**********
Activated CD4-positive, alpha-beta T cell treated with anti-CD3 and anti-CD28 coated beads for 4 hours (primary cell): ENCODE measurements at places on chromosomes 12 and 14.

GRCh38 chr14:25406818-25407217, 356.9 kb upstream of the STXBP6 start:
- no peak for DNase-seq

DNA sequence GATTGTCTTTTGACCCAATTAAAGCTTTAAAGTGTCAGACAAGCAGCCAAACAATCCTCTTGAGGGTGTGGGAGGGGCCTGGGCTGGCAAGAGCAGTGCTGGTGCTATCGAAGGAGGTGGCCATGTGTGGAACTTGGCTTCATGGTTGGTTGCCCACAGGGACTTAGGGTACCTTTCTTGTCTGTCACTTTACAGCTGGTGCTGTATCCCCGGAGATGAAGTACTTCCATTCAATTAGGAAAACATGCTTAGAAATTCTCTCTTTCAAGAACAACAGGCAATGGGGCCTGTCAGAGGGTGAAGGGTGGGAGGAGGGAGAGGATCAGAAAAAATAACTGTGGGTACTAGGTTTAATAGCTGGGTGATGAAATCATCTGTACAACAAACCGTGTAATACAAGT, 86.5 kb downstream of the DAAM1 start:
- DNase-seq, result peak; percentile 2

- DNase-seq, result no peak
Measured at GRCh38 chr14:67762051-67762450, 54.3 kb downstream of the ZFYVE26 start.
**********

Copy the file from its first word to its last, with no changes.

Activated CD4-positive, alpha-beta T cell treated with anti-CD3 and anti-CD28 coated beads for 4 hours (primary cell): ENCODE measurements at places on chromosomes 12 and 14.

GRCh38 chr14:25406818-25407217, 356.9 kb upstream of the STXBP6 start:
- no peak for DNase-seq

DNA sequence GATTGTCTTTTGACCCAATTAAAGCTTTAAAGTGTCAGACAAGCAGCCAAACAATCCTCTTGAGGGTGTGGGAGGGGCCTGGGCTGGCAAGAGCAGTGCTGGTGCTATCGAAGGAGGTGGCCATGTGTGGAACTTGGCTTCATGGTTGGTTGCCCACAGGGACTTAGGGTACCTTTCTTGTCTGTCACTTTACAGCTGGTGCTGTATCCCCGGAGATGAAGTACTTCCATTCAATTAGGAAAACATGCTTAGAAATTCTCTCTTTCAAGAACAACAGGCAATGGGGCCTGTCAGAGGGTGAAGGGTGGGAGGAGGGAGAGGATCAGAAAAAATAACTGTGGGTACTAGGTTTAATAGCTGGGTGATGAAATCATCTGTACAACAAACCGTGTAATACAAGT, 86.5 kb downstream of the DAAM1 start:
- DNase-seq, result peak; percentile 2

- DNase-seq, result no peak
Measured at GRCh38 chr14:67762051-67762450, 54.3 kb downstream of the ZFYVE26 start.